We have all heard the question, WWJD?. It is meant to challenge us to be more like Him in our lives, especially in areas where we need to submit to God’s Will in our lives and be less self-serving.
The question on our minds in this passage though is WDJD? What exactly did Jesus do?
What on earth was Peter thinking when he wrote this section? Did he know what confusion it would cause us?!
Hearing phrases that have inspired creeds to say, “ He descended into hell…” , may well make us say, just like in common vernacular, “ You say what?”. If that isn’t confusing enough, he will go on to say, “ Baptism now saves you!”.
It sounds like we are getting impossible information, contradictory information compared to what we know the rest of scripture says.If you haven’t learnt the valuable lesson “ context is everything”, then this passage is the perfect example! Peter’s context of course, is that he is preparing believers for suffering innocently, wrongfully. He has just stated that it is better if we suffer for doing good, than for evil, and he then gives us the ultimate example of innocent suffering in Christ, Who seemed to be defeated by evil, but yet, was victorious over it all.
So what did Jesus actually do, and Who is He for us in His suffering that we could have hope, purpose, and a reason in our’s?
1 – The Sinless Jesus (v 18a): He defeated sin and brought us to God.
What is ultimate cause of offense in this world for you?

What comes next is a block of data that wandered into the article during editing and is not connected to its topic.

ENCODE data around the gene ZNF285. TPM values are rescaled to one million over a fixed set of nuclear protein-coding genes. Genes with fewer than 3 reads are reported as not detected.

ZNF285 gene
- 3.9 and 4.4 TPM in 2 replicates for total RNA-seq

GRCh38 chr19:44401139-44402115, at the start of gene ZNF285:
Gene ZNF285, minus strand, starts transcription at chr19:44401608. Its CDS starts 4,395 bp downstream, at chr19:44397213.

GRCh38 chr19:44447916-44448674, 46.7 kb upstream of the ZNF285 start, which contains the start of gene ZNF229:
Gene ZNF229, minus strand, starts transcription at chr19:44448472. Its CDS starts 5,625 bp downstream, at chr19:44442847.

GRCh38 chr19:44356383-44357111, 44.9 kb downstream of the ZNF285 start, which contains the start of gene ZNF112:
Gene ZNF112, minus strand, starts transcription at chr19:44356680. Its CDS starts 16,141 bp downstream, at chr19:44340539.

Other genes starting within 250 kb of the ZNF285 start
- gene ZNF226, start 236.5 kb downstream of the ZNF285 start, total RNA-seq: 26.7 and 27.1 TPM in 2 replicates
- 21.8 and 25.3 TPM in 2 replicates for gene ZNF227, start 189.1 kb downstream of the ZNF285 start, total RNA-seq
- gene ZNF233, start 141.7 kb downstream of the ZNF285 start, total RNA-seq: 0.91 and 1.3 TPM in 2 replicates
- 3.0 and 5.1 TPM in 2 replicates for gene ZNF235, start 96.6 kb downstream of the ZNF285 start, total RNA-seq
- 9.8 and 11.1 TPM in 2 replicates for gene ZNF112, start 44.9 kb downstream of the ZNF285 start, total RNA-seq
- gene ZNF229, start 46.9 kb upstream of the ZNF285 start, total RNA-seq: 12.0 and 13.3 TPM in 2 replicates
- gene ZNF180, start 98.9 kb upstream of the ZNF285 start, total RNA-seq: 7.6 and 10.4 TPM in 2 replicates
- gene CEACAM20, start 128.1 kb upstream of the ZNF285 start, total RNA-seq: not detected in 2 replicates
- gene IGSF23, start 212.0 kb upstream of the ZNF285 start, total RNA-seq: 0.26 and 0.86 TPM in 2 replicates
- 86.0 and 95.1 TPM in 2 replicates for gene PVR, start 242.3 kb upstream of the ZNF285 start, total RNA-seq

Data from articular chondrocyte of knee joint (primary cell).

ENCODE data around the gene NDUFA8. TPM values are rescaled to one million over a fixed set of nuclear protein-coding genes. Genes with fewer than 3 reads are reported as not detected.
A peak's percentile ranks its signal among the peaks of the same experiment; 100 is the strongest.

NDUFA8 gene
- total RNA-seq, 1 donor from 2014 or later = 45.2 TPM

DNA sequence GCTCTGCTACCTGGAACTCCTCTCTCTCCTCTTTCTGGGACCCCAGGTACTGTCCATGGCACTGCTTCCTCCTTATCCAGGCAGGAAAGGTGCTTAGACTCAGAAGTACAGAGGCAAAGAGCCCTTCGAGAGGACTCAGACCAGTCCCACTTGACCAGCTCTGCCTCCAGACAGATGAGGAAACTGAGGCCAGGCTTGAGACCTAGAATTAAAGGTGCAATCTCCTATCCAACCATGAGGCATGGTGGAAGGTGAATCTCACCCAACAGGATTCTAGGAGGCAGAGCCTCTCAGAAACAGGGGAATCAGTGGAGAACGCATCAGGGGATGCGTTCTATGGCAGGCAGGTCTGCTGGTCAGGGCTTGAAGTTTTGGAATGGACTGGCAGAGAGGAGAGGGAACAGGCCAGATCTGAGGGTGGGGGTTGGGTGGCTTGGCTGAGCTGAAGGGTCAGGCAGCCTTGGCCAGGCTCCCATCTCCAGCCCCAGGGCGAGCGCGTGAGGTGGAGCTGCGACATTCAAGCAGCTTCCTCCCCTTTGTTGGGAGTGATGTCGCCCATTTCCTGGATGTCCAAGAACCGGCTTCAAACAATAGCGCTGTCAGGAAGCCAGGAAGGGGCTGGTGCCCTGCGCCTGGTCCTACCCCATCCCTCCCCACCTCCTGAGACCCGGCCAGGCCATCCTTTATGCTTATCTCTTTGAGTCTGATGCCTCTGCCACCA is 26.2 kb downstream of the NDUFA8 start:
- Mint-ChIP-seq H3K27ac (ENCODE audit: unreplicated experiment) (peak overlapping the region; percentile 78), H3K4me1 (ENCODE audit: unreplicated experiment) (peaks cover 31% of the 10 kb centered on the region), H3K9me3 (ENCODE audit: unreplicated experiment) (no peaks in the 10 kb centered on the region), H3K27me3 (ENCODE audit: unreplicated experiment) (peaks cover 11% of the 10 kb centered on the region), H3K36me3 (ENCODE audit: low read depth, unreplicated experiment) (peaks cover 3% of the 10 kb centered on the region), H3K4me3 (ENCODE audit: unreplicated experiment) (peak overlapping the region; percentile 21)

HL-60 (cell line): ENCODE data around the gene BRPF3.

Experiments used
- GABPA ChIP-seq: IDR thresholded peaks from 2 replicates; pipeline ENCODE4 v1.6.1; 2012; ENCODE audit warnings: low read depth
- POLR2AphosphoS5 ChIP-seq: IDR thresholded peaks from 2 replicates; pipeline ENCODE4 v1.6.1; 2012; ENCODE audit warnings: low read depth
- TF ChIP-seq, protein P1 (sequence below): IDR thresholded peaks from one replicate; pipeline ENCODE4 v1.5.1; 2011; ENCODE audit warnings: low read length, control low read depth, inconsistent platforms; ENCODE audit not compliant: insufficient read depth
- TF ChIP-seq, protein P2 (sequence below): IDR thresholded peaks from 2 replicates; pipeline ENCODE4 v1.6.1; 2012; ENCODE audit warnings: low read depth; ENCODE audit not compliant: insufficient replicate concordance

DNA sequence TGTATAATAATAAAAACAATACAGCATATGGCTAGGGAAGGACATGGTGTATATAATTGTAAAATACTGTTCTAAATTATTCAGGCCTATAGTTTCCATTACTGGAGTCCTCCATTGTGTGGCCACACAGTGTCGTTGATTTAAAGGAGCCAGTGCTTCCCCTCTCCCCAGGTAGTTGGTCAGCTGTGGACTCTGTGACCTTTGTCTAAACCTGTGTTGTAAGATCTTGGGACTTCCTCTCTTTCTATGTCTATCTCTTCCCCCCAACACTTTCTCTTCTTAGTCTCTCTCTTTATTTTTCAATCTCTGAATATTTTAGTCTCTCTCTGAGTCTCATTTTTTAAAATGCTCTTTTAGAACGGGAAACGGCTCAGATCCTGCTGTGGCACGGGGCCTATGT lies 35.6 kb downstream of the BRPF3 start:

One thing we may list is seeing innocent people suffer. We hate injustice. We should hate injustice.
What causes injustice though? Is it just corruption in the minds and hearts of “those” people?
As believer, we know that all injustice comes from something we have in our own hearts. Sin causes us to sin and we see the effects of sin throughout the whole world.
Innocent people who suffer wrongfully have our respect, our love even. We see no point to any of it, and sometimes, no end to it either.
Peter says that Christ suffered, once for sins, the righteous for the unrighteous, and we would do very well to pay attention to this if we truly want answers to the suffering in our world.
Christ’s suffering FOR sins, not in sins, shows us just how much He as willing to take on Himself for our sakes. He, the just and righteous one, died for us, the unjust and unrighteous.
For what purpose did He do this? To bring us to God.
Our attention may then turn to God, to say to Him, as we do so often with all unjust suffering, “Why?”.